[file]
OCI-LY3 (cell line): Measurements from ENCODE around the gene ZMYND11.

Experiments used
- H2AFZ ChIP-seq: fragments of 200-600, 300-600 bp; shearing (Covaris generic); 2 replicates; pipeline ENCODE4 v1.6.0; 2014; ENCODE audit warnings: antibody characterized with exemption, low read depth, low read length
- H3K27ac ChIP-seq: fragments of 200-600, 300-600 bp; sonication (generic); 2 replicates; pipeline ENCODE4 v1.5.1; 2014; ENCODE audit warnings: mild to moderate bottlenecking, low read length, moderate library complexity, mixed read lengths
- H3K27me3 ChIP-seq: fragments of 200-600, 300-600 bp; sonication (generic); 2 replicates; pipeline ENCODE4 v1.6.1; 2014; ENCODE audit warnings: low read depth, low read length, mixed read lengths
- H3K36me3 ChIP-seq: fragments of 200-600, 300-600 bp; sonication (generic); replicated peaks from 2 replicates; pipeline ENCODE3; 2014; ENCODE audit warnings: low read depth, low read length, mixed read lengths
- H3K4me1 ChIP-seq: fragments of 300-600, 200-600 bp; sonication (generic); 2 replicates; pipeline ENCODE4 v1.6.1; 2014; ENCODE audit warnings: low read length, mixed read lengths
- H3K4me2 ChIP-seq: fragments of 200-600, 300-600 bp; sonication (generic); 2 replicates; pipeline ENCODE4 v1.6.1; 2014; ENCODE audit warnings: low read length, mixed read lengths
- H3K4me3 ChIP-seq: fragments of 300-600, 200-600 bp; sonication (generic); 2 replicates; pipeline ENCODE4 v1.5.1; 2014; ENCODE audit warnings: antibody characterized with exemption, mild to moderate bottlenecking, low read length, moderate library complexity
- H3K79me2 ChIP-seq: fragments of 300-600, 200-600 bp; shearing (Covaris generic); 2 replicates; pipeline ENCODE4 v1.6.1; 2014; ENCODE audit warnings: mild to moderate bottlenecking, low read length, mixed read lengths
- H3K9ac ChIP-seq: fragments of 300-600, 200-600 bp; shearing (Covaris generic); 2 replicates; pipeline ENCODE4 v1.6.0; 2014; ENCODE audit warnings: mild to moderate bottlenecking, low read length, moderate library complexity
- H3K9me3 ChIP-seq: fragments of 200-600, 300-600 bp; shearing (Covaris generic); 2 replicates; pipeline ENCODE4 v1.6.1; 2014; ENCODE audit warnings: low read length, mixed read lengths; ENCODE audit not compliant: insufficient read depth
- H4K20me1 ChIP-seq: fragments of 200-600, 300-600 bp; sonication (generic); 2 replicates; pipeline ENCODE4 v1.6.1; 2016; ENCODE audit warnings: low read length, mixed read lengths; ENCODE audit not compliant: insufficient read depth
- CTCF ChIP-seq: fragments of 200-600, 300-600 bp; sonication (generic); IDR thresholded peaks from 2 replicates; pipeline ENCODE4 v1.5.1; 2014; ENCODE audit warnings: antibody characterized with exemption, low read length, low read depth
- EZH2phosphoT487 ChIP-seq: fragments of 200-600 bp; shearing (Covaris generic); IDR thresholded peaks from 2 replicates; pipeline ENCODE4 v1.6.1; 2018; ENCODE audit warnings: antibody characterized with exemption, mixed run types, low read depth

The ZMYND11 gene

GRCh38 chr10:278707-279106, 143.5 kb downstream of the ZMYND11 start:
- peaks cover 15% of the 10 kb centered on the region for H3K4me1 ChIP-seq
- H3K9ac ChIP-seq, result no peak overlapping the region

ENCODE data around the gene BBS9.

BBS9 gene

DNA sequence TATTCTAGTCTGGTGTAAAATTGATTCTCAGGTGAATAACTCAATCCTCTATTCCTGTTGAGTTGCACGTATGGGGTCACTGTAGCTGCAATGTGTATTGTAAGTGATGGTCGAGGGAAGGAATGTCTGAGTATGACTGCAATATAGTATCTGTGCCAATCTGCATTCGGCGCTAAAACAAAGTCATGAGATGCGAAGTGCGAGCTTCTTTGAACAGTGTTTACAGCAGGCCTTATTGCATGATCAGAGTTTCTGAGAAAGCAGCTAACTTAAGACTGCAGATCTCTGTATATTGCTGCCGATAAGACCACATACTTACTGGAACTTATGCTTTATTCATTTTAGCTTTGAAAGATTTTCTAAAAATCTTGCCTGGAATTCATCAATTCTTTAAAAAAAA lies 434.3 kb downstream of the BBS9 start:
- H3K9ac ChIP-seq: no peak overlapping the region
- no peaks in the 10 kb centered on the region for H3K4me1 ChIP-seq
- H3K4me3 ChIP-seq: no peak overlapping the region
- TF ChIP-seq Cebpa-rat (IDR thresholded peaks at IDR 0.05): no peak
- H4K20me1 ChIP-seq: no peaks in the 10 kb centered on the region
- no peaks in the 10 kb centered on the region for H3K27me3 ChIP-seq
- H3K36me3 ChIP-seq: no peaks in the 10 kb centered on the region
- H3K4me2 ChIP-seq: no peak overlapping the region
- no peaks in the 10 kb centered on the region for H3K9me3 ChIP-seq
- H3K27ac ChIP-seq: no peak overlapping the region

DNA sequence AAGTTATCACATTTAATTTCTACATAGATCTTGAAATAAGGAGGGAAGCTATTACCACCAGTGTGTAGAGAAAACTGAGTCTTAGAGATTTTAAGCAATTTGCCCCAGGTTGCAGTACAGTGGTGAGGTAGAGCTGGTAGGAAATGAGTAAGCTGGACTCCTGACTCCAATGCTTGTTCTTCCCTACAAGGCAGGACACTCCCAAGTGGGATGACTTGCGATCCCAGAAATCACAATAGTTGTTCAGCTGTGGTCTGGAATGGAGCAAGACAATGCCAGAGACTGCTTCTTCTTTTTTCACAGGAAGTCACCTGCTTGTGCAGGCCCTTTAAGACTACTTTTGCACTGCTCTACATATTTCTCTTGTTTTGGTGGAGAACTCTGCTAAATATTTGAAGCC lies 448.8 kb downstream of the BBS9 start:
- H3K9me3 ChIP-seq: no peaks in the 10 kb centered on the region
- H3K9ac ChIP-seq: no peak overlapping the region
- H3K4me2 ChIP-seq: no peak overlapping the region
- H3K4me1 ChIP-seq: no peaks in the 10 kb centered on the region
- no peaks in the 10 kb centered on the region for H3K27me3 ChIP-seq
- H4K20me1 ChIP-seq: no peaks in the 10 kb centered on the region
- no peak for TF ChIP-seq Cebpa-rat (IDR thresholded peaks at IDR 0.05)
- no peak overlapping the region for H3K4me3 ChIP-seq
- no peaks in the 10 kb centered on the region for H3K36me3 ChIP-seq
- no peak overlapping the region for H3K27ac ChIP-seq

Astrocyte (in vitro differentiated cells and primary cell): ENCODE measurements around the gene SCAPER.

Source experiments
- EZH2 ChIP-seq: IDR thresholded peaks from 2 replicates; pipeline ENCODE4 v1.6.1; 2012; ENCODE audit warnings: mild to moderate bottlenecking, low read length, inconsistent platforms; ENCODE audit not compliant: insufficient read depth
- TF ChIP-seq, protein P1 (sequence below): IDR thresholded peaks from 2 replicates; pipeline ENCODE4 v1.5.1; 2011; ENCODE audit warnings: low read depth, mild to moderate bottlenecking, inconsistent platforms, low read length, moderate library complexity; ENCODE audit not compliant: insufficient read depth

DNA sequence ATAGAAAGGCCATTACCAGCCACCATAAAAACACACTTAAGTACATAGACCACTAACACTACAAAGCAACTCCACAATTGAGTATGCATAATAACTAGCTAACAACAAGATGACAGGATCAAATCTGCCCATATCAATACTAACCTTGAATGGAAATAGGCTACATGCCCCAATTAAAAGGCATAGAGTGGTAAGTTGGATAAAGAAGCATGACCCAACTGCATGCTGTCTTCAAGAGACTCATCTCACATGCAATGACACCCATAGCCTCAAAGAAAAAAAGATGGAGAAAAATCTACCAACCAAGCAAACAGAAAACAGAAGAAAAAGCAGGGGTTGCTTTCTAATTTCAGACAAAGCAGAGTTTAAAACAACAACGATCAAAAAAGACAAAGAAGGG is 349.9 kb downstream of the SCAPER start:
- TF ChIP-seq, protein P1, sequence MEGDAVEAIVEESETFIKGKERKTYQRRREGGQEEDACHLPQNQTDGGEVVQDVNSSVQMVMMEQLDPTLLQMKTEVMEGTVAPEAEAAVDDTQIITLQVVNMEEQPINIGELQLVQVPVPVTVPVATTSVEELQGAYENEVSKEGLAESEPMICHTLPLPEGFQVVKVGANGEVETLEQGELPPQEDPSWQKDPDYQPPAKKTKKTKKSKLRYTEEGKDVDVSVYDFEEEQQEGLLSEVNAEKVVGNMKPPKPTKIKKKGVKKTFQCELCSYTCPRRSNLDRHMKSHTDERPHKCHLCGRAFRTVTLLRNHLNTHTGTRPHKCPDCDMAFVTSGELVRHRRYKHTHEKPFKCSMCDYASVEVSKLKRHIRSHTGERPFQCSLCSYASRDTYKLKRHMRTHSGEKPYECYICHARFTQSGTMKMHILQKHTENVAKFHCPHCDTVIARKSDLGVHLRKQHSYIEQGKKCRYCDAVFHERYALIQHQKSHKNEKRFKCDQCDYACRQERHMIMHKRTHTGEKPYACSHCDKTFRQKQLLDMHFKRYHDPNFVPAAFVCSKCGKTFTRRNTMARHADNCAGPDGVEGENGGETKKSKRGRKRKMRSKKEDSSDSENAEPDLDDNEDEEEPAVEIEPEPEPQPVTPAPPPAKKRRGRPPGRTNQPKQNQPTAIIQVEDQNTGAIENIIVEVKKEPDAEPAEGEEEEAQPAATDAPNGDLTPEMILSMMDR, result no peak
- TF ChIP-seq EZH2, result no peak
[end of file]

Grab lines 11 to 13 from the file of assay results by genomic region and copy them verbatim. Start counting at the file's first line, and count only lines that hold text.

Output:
- H3K9ac ChIP-seq: fragments of 300-600, 200-600 bp; shearing (Covaris generic); 2 replicates; pipeline ENCODE4 v1.6.0; 2014; ENCODE audit warnings: mild to moderate bottlenecking, low read length, moderate library complexity
- H3K9me3 ChIP-seq: fragments of 200-600, 300-600 bp; shearing (Covaris generic); 2 replicates; pipeline ENCODE4 v1.6.1; 2014; ENCODE audit warnings: low read length, mixed read lengths; ENCODE audit not compliant: insufficient read depth
- H4K20me1 ChIP-seq: fragments of 200-600, 300-600 bp; sonication (generic); 2 replicates; pipeline ENCODE4 v1.6.1; 2016; ENCODE audit warnings: low read length, mixed read lengths; ENCODE audit not compliant: insufficient read depth